cmake --build C:\Path\to\build\protobuf\solution --config Release
You can also run directly the build tool you've configured:
And wait for the compilation to finish.
If you prefer to use the IDE:
And wait for the compilation to finish.
To run unit-tests, first you must compile protobuf as described above. Then run:
C:\Path\to\protobuf\cmake\build\release>ctest --progress --output-on-failure
You can also build the
check target (not idiomatic CMake usage, though):
C:\Path\to\protobuf\cmake\build\release>cmake --build . --target check
You can also build project check from Visual Studio solution. Yes, it may sound strange, but it works.
You should see output similar to:
Running main() from gmock_main.cc [==========] Running 1546 tests from 165 test cases. ... [==========] 1546 tests from 165 test cases ran. (2529 ms total) [ PASSED ] 1546 tests.
To run specific tests, you need to pass some command line arguments to the test program itself:
C:\Path\to\build\protobuf\release>tests.exe --gtest_filter=AnyTest* Running main() from gmock_main.cc Note: Google Test filter = AnyTest* [==========] Running 3 tests from 1 test case. [----------] Global test environment set-up. [----------] 3 tests from AnyTest [ RUN ] AnyTest.TestPackAndUnpack [ OK ] AnyTest.TestPackAndUnpack (0 ms) [ RUN ] AnyTest.TestPackAndUnpackAny [ OK ] AnyTest.TestPackAndUnpackAny (0 ms) [ RUN ] AnyTest.TestIs [ OK ] AnyTest.TestIs (0 ms) [----------] 3 tests from AnyTest (1 ms total) [----------] Global test environment tear-down [==========] 3 tests from 1 test case ran. (2 ms total) [ PASSED ] 3 tests.
Note that the tests must be run from the source folder.
If all tests are passed, safely continue.
To install protobuf to the install folder you've specified in the configuration step, you need to build the
cmake --build C:\Path\to\build\protobuf\solution --config Release --target install
Or if you prefer:
You can also build project INSTALL from Visual Studio solution. It sounds not so strange and it works.
This will create the following folders under the install location:
Now you can if needed:
To avoid conflicts between the MSVC debug and release runtime libraries, when compiling a debug build of your application, you may need to link against a debug build of libprotobufd.lib with “d” postfix. Similarly, release builds should link against release libprotobuf.lib library.
Static linking is now the default for the Protocol Buffer libraries. Due to issues with Win32‘s use of a separate heap for each DLL, as well as binary compatibility issues between different versions of MSVC’s STL library, it is recommended that you use static linkage only. However, it is possible to build libprotobuf and libprotoc as DLLs if you really want. To do this, do the following:
-Dprotobuf_BUILD_SHARED_LIBS=ONwhen invoking cmake
When distributing your software to end users, we strongly recommend that you do NOT install libprotobuf.dll or libprotoc.dll to any shared location. Instead, keep these libraries next to your binaries, in your application's own install directory. C++ makes it very difficult to maintain binary compatibility between releases, so it is likely that future versions of these libraries will not be usable as drop-in replacements.
If your project is itself a DLL intended for use by third-party software, we recommend that you do NOT expose protocol buffer objects in your library's public interface, and that you statically link protocol buffers into your library.
If you want to include GzipInputStream and GzipOutputStream (google/protobuf/io/gzip_stream.h) in libprotobuf, you will need to do a few additional steps.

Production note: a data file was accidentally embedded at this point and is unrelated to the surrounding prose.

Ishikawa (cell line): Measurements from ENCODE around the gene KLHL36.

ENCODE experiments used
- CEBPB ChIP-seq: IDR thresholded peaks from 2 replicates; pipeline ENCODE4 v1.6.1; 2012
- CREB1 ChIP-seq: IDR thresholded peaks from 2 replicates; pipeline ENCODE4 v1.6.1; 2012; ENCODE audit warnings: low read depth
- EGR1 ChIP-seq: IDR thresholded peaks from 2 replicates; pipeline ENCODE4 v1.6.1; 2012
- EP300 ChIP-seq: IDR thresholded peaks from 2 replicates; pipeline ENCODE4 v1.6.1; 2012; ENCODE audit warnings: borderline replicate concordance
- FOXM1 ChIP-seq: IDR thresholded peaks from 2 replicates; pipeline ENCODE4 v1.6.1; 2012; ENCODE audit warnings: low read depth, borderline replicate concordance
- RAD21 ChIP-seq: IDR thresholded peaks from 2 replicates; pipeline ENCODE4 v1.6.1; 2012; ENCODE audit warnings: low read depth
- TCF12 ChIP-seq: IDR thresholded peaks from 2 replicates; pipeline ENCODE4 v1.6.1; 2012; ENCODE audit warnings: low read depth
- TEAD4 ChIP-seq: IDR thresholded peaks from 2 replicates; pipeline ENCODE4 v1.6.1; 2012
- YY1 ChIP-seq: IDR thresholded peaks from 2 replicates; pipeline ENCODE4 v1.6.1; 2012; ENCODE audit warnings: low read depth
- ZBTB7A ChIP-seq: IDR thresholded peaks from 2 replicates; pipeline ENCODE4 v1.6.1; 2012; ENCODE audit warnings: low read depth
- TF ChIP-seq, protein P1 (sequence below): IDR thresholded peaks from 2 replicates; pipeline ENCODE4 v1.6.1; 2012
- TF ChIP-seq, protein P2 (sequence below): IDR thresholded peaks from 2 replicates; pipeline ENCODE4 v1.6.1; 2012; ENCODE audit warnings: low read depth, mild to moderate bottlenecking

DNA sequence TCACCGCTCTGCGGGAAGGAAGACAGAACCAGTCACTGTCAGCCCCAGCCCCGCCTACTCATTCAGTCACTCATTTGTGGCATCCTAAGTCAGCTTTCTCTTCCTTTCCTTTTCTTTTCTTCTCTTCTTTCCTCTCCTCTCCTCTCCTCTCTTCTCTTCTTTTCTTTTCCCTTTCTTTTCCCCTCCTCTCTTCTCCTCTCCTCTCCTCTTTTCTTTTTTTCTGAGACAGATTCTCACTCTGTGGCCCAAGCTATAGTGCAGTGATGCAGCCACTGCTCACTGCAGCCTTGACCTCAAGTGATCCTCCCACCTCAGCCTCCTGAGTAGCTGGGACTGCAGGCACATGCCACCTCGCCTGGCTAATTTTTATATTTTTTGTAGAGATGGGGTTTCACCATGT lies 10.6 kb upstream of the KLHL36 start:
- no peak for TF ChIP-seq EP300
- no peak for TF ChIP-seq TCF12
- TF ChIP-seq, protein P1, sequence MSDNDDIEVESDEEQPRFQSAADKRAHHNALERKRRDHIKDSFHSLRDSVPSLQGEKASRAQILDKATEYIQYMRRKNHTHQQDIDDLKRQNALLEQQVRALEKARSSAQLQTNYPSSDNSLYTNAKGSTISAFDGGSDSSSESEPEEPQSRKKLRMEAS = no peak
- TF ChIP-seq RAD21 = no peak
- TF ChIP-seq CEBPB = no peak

Obtain a copy of the zlib library. The pre-compiled DLL at zlib.net works. You need prepare it:
You can also compile it from source by yourself.
C:\Path\to\src>git clone -b v1.2.8 https://github.com/madler/zlib.git C:\Path\to\src>cd zlib
Compiling and Installing:
C:\Path\to\src\zlib>mkdir C:\Path\to\build\zlib & cd C:\Path\to\build\zlib C:\Path\to\build\zlib>mkdir release & cd release C:\Path\to\build\zlib\release>cmake -G "Ninja" -DCMAKE_BUILD_TYPE=Release ^ -DCMAKE_INSTALL_PREFIX=C:\Path\to\install C:\Path\to\src\zlib C:\Path\to\src\zlib\build\release>cmake --build . --target install
You can make debug version or use Visual Studio generator also as before for the protobuf project.
Now add bin folder from install to system PATH:
You need reconfigure protobuf with flag
-Dprotobuf_WITH_ZLIB=ON when invoking cmake.
Note that if you have compiled ZLIB yourself, as stated above, further disable the option
If it reports NOTFOUND for zlib_include or zlib_lib, you might haven't put the headers or the .lib file in the right directory.
If you already have ZLIB library and headers at some other location on your system then alternatively you can define following configuration flags to locate them:
-DZLIB_INCLUDE_DIR=<path to dir containing zlib headers> -DZLIB_LIB=<path to dir containing zlib>
Build and testing protobuf as usual.
The following warnings have been disabled while building the protobuf libraries and compiler. You may have to disable some of them in your own project as well, or live with them.
C4251 is of particular note, if you are compiling the Protocol Buffer library as a DLL (see previous section). The protocol buffer library uses templates in its public interfaces. MSVC does not provide any reasonable way to export template classes from a DLL. However, in practice, it appears that exporting templates is not necessary anyway. Since the complete definition of any template is available in the header files, anyone importing the DLL will just end up compiling instances of the templates into their own binary. The Protocol Buffer implementation does not rely on static template members being unique, so there should be no problem with this, but MSVC prints warning nevertheless. So, we disable it. Unfortunately, this warning will also be produced when compiling code which merely uses protocol buffers, meaning you may have to disable it in your code too.